It is fitting that the “Natural State,” Arkansas’s official nickname, chose images of natural resources. Arkansas has an abundance of clear streams, rivers and lakes. In fact, Arkansas has more than 600,000 acres of natural lakes. Arkansas is also known for its sportsmanship and boasts mallard hunting as a main attraction for hunters across the nation. Visitors to Arkansas can search Crater of Diamonds State Park for precious gems including, of course, diamonds. The mine at Crater of Diamonds State Park reportedly is the oldest diamond mine in North America, and the only one in the United States open to the public-visitors get to keep what they find. Visitors can also experience “Rice Fever” in Arkansas-just the way W.H. Fuller did when he grew the first commercially successful rice crop in Arkansas. Soon after, thousands of acres of the Grand Prairie were changed to cultivate rice, and Arkansas became the leading producer of the grain in the United States.
In January 2001, Governor Mike Huckabee announced the Arkansas Quarter Challenge as a statewide competition. A two-week media tour promoting the Challenge resulted in 9,320 entries. After several rounds of elimination, the Governor forwarded three concepts to the United States Mint, including Arkansas’ natural resources and the State Capitol building. The United States Mint provided four candidate designs based on the concepts to the Governor from which he chose the natural resources design.
1-4-105.Pronunciation of state name.
Whereas, confusion of practice has arisen in the pronunciation of the name of our state and it is deemed important that the true pronunciation should be determined for use in oral official proceedings.
And, whereas, the matter has been thoroughly investigated by the State Historical Society and the Eclectic Society of Little Rock, which have agreed upon the correct pronunciation as derived from history and the early usage of the American immigrants.
Be it therefore resolved by both houses of the General Assembly, that the only true pronunciation of the name of the state, in the opinion of this body, is that received by the French from the native Indians and committed to writing in the French word representing the sound. It should be pronounced in three (3) syllables, with the final “s” silent, the “a” in each syllable with the Italian sound, and the accent on the first and last syllables. The pronunciation with the accent on the second syllable with the sound of “a” in “man” and the sounding of the terminal “s” is an innovation to be discouraged.
History.Concurrent Resolution No. 4, Acts 1881, p. 216; C. & M. Dig., § 9181a; Pope’s Dig., § 11867; A.S.A. 1947, § 5-102
The Arkansas Code, The Arkansas State Legislature. 19 June 2009, Arkansas Code
The Office of the Secretary of State, The State of Arkansas. 19 June 2009, SosKids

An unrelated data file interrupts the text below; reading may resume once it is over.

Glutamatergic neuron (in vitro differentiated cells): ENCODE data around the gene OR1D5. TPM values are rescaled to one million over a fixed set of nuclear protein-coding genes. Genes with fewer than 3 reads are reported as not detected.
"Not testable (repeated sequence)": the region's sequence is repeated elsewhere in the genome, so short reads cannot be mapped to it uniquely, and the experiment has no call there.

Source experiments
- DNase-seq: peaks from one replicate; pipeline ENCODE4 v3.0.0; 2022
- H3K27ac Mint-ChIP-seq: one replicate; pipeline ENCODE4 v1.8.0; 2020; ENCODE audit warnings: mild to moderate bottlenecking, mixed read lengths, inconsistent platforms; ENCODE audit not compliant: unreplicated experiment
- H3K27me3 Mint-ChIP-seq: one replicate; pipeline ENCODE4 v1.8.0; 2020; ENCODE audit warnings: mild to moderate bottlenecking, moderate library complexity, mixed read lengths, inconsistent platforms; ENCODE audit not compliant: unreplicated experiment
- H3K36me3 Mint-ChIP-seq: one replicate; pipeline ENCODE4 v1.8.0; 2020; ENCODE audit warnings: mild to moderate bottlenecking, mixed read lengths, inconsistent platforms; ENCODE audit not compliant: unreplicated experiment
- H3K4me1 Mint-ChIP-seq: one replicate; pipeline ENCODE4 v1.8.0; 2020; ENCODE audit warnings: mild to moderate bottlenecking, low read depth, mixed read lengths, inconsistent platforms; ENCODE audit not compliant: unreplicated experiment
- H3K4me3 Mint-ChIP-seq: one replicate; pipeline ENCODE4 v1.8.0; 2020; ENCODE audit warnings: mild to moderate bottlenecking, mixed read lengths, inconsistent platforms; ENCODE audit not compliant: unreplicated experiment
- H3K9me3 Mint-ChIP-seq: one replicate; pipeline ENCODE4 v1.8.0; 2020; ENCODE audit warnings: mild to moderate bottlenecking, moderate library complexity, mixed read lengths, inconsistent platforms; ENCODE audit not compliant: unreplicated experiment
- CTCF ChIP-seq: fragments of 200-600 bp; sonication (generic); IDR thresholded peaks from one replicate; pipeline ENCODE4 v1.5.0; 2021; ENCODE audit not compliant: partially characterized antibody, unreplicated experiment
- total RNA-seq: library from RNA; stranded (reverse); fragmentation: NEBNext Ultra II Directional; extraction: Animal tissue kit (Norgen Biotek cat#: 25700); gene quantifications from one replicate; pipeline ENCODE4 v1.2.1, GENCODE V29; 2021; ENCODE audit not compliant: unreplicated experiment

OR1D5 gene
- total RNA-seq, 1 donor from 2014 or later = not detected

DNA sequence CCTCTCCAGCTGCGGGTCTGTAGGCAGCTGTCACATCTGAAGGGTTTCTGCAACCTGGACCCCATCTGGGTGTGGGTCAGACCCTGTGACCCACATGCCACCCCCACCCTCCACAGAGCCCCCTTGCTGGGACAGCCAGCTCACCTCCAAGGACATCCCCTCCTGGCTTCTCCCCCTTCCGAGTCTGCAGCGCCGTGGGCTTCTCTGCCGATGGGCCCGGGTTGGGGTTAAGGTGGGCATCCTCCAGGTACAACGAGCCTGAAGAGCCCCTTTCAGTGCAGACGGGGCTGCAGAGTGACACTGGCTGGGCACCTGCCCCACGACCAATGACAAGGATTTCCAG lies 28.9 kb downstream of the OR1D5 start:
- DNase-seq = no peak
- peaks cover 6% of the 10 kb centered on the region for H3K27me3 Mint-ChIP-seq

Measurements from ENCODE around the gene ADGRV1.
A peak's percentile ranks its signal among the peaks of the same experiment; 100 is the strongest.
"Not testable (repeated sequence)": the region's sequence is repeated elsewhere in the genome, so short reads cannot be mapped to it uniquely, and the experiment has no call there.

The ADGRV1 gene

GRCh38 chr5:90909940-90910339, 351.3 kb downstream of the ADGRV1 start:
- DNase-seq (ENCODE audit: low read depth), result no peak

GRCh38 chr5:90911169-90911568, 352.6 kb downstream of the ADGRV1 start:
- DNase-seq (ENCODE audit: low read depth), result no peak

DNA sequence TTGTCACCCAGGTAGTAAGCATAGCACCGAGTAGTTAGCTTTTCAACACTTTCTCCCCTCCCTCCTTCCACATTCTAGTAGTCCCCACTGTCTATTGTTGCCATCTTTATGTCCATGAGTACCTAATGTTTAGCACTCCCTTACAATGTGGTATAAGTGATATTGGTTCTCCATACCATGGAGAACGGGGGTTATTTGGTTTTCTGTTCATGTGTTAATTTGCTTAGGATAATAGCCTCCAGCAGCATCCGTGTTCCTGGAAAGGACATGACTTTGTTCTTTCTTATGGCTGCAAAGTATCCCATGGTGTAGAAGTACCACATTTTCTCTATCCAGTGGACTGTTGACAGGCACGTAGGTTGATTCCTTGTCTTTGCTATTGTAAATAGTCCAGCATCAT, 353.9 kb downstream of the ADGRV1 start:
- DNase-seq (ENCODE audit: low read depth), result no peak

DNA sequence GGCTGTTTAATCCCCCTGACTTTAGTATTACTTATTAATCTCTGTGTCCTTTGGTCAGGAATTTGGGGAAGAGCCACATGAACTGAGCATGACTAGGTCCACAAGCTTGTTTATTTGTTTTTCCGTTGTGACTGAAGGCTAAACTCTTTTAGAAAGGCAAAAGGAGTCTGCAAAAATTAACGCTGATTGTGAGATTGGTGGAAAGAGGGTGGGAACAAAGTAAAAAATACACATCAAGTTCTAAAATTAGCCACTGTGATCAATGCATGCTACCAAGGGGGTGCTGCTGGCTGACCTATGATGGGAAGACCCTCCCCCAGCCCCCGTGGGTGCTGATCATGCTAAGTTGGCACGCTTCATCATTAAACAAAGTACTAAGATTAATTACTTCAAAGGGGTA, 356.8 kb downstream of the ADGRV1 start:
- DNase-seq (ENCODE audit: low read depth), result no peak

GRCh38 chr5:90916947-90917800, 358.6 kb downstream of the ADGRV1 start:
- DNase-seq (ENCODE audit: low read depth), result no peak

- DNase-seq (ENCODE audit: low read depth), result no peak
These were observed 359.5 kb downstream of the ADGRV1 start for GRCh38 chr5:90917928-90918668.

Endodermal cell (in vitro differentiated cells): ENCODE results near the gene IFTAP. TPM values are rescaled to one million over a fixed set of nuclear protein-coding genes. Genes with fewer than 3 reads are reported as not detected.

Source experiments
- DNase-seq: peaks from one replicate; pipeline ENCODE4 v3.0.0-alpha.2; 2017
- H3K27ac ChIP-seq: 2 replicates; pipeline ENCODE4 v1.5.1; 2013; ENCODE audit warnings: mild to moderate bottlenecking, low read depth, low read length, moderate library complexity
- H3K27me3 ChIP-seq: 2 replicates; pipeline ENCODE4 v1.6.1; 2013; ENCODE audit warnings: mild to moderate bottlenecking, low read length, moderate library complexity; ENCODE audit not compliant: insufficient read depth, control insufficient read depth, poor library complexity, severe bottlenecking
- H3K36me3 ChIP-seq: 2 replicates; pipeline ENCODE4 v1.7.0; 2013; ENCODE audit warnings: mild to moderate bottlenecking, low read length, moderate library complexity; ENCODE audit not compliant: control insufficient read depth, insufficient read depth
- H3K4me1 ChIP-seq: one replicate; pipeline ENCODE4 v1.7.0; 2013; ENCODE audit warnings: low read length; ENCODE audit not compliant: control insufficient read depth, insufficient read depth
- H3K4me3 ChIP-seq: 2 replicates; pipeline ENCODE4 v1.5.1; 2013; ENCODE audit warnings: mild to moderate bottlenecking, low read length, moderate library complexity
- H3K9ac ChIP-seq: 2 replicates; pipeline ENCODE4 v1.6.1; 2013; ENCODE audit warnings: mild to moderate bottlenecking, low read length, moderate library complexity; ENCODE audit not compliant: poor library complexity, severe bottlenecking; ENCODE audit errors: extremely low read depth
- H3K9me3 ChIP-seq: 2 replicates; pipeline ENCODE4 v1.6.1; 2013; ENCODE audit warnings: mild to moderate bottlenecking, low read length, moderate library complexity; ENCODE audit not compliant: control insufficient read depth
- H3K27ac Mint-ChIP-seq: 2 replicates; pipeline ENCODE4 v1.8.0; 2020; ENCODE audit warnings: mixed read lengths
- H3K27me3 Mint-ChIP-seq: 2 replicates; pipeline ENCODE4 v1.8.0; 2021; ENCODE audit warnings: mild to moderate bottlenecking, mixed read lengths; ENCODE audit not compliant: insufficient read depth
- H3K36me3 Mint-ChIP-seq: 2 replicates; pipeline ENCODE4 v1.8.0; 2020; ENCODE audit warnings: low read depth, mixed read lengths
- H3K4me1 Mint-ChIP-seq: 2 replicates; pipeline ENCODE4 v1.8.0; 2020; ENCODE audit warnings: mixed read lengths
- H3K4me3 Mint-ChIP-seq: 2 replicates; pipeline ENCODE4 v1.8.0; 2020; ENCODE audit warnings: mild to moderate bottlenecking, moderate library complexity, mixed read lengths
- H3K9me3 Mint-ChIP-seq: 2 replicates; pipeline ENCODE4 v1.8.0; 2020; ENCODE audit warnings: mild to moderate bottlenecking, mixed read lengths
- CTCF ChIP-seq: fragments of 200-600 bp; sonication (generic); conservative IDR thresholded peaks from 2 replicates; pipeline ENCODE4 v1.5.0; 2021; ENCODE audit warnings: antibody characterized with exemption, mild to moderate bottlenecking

Carpenter, Allan & Provose, Carl. The World Almanac® of the U.S.A. . World Almanac Books (An Imprint of K-III Reference Corporation, A K-III Communications Company). Mahwah, N.J., 1996.
Shankle, George Earlie. State Names, Flags, Seals, Songs, Birds, Flowers, and Other Symbols . Irvine, Calif.: Reprint Services Corp, Revised edition, 1971.
Shearer, Benjamin F. and Barbara S. State Names, Seals, Flags and Symbols: A Historical Guide Third Edition, Revised and Expanded . Westport, Conn: Greenwood Press, 3 Sub edition, 2001.
Arkansas (From Sea to Shining Sea) , by Ellen Macaulay. 80 pages. Publisher: Scholastic Library Publishing (September 2002) Reading level: Grades 3-5. Presents information about Arkansas’ people, geography, history, landmarks, natural resources, government, state capitol, towns and cities, and more.
Arkansas (World Almanac Library of the States) , by Darice Bailer. 48 pages. Gareth Stevens Publishing (October 2002) Reading level: Grades 4-6. Filled with the most up-to-date information, including the latest Census results. Full-color photos bring to life the story of Arkansas. In addition to an in-depth factual profile of Arkansas in the form of a state Almanac, this book offers fascinating and lively discussions of the state’s history, people, geography, government, economy, culture, and lifestyles. A section on Notable People, a calendar of events, and enough primary source documents, time lines, maps, and other tools to make this unquestionably the best young adult reference material on the USA available anywhere.
Roadside History of Arkansas , by Alan C. Paulson. 406 pages. Mountain Press Publishing Company (May 1, 1998) Roadside History of Arkansas explores how the Land of Opportunity went from success to tragedy and, finally, to hope restored. The narrative is enhanced by historical photographs and several easy-to-read maps that help visitors and residents understand what happened where and when.
Readers will learn about Hernando de Soto’s exploration of the Mississippi River, the grief of Native Americans forced to march west on the Trail of Tears, the humor and heroism of Davy Crockett, and Bill Clinton’s rise to America’s highest office.
Organized around five regions–the Delta, or Mississippi Alluvial Plain, in the eastern lowlands; the Coastal Plain, which extends south through Texas; the Arkansas River Valley, slicing through the state’s two highlands; the Ouachitas, the west central highland; and the Ozarks, a northern mountain range older than the Rockies–this roadside history explores the forces that drove the ebb and flow of Arkansas’s past.